An exhibition of clothing inspired by the way our lives changed during Covid-19 lockdown is attracting attention at Te Awamutu Museum.
Formal Fridays, as it has been called, shows a range of clothing from the 1840s to around the 1970s, profiling the dress code of the day and including formal and wedding attire, uniforms, daywear, and taonga Māori. Rolling screened images and accessories displayed alongside the textiles brings the exhibition together in a feast of visual nostalgia.
A brown silk taffeta wedding dress with a detachable bustle is thought to be circa 1850s; a rich cloak embroidered with thistles is a Scottish import from about 1840; there are wedding dresses from the 1920s and one from the 1970s; christening robes and a page-boy outfit; a nurse’s cloak and WW2 soldier’s uniform; sixties daywear; korowai and kete.
The museum’s collection manager Megan Denz said the team decided to mount the display as they mused on how people coped with lockdown by ‘dressing up’ one day a week to go walking or make their zoom calls – hence the ‘Formal Friday’ moniker.
“We chose to create an exhibition in response to how our lives changed during lockdown, when working and being home all the time resulted in a change of dress standard,” she said. “I lived in active wear for the whole six weeks. I also noticed through lockdown that television announcer Hilary Barry started the online trend of #Formalfriday, where she would wear her best wear for work, online zooms and her own social media. The trend went viral. I thought the idea was great … we wanted to do something fun and whimsical, particularly after the year we’ve all had.”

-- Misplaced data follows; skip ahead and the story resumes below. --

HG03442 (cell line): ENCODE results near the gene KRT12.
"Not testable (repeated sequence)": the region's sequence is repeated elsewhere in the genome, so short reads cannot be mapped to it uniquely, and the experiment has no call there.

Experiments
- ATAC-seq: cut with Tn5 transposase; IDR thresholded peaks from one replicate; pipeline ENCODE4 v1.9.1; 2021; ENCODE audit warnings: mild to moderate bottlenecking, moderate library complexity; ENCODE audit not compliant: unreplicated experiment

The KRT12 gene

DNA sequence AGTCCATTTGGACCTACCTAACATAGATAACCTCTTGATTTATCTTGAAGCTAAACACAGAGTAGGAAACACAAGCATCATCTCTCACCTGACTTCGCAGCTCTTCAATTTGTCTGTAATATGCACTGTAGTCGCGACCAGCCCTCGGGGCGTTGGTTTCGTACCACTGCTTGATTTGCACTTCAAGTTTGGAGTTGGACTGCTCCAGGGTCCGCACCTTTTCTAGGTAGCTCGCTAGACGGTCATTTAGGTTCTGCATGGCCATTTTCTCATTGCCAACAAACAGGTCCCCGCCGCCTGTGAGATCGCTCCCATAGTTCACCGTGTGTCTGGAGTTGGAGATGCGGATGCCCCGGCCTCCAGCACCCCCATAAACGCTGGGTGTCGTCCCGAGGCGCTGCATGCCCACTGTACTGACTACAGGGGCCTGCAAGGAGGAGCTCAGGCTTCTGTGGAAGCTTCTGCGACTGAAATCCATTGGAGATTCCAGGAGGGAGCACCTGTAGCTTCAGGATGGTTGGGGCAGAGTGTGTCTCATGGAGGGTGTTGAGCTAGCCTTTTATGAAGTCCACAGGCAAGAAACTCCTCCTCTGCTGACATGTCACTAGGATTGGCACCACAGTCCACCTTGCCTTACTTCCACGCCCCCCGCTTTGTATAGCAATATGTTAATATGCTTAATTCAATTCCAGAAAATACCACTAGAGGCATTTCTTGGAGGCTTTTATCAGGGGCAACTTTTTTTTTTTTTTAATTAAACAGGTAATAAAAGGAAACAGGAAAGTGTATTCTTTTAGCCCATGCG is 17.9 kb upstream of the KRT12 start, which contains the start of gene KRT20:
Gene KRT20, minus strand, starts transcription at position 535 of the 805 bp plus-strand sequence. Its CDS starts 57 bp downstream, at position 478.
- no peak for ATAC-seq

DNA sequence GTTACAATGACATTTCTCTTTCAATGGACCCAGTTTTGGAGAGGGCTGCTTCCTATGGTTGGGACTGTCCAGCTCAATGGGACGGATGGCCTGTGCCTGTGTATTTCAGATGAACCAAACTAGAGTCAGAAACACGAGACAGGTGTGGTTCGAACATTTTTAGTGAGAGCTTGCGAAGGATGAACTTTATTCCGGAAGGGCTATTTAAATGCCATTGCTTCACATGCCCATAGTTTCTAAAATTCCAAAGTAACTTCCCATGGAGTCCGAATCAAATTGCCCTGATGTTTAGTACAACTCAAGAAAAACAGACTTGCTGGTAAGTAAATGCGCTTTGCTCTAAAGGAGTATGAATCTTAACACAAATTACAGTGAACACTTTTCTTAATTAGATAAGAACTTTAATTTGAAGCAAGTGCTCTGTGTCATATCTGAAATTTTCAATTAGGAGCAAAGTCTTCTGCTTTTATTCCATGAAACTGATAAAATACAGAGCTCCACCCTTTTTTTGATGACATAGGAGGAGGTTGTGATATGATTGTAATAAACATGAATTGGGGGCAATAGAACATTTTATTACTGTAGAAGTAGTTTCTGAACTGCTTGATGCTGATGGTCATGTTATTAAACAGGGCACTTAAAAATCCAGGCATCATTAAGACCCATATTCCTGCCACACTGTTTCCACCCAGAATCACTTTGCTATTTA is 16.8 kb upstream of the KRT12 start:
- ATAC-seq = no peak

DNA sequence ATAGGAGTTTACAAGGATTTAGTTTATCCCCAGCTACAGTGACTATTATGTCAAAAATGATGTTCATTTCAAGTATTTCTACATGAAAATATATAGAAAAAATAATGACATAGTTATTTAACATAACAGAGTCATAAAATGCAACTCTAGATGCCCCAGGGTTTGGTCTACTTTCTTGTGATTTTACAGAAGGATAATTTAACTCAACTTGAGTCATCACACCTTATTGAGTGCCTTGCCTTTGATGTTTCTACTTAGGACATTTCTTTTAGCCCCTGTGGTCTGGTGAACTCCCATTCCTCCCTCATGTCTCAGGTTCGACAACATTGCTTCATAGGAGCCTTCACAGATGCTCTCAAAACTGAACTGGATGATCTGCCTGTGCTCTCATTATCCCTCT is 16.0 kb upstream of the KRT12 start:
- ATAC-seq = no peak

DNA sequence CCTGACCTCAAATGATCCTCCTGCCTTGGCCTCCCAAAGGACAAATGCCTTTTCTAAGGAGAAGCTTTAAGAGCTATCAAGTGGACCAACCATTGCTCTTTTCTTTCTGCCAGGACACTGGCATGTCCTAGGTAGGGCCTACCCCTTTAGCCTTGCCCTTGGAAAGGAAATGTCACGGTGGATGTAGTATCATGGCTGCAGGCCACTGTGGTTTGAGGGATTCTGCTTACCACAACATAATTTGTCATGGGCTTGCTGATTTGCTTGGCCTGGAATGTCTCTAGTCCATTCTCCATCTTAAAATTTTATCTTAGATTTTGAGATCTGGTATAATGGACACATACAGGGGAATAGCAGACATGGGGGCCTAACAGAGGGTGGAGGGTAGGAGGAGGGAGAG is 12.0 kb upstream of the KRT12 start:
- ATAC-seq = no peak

When the country moved to level two, the team used the opportunity to go through the museum’s fashion collection. “We went through over 200 boxes … assessing donated items for condition, then photographing and cataloguing them. Some of them are included in this display. Not only are they fascinating to look at, but there are some wonderful stories behind them.”
Megan hopes the series of images running on two screens set up as part of the display, and showing old images of individuals and groups, might bring more of those stories to light. “We would like people to let us know if they can identify people, places or dates around those images,” she said. “It would really help us fill in the gaps.”
The museum’s exhibitions co-ordinator Henriata Nicholas said the exhibition was a fun way to uncover and showcase these textiles. “Lots of hours have been spent just preparing them for public viewing. We had a team member sewing arms for our mannequins, another intricately steaming beautiful silk wedding dresses, and preparators making exhibit stands and plinths.”
The exhibition opened at Te Awamutu Museum on October 3, and will run until the end of March.